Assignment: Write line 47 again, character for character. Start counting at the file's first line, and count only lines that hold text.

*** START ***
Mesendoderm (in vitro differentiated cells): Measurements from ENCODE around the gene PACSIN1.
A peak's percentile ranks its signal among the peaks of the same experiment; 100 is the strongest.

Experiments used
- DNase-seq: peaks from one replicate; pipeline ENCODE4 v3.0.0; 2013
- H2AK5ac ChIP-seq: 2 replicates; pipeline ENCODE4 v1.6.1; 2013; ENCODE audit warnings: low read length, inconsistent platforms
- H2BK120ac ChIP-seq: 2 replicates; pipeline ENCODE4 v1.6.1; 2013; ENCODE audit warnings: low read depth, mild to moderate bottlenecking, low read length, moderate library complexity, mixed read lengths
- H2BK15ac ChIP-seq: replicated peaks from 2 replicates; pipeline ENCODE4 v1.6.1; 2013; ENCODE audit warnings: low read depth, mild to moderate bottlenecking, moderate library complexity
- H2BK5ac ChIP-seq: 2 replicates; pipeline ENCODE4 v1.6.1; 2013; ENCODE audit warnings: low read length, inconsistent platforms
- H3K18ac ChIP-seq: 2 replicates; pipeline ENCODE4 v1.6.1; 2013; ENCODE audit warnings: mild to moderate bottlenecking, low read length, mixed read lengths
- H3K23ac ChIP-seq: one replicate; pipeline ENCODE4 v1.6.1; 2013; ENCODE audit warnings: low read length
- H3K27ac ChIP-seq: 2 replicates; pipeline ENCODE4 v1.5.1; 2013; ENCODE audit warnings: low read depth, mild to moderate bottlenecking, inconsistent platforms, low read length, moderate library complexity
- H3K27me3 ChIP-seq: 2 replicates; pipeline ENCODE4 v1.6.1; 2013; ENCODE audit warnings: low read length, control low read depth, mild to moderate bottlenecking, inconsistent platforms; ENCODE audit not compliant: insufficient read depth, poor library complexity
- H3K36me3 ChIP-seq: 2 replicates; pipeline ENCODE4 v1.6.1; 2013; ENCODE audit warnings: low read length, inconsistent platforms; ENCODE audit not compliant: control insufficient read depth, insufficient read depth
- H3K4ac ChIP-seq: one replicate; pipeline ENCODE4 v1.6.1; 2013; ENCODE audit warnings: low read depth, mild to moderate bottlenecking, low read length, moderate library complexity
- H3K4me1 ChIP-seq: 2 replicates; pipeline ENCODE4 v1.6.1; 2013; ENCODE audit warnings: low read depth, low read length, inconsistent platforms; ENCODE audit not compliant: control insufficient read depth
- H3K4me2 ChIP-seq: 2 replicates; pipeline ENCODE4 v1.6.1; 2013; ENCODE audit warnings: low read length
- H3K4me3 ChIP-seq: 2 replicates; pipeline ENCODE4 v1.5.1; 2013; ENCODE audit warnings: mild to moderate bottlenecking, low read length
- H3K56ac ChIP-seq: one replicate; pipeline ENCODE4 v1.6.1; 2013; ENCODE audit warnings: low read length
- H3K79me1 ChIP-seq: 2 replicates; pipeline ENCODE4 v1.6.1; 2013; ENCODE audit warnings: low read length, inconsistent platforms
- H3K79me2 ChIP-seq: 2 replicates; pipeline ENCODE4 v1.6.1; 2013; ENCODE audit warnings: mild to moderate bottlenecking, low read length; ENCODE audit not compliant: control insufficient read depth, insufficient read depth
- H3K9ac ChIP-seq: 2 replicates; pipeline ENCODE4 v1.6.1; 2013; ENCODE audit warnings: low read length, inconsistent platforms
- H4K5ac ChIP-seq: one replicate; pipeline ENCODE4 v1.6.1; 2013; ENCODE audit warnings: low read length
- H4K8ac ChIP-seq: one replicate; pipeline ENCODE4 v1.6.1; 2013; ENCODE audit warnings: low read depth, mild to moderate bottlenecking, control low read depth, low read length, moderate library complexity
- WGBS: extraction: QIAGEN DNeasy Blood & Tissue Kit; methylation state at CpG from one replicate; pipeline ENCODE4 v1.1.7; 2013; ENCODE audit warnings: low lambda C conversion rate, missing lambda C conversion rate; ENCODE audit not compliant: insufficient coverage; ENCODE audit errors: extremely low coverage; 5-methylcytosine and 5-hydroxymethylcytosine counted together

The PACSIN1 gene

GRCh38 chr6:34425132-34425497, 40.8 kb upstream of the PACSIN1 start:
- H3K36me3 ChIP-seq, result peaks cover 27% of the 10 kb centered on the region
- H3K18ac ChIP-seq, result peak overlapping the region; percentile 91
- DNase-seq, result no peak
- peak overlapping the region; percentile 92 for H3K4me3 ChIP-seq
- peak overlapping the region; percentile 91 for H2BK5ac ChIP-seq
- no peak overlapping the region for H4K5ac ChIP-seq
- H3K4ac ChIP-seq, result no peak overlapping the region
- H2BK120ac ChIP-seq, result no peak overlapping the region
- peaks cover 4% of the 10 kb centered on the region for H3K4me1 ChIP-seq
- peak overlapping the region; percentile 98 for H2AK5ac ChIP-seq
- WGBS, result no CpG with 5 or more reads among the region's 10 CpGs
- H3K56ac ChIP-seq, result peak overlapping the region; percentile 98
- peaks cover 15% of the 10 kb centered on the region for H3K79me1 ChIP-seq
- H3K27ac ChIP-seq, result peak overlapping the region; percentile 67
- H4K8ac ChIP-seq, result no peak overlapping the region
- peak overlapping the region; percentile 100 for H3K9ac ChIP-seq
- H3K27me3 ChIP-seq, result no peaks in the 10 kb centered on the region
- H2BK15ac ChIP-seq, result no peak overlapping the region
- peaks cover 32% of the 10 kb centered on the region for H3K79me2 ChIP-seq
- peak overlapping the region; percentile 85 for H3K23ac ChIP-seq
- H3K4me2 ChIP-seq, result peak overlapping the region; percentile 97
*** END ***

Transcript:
- H3K4me2 ChIP-seq, result peak overlapping the region; percentile 97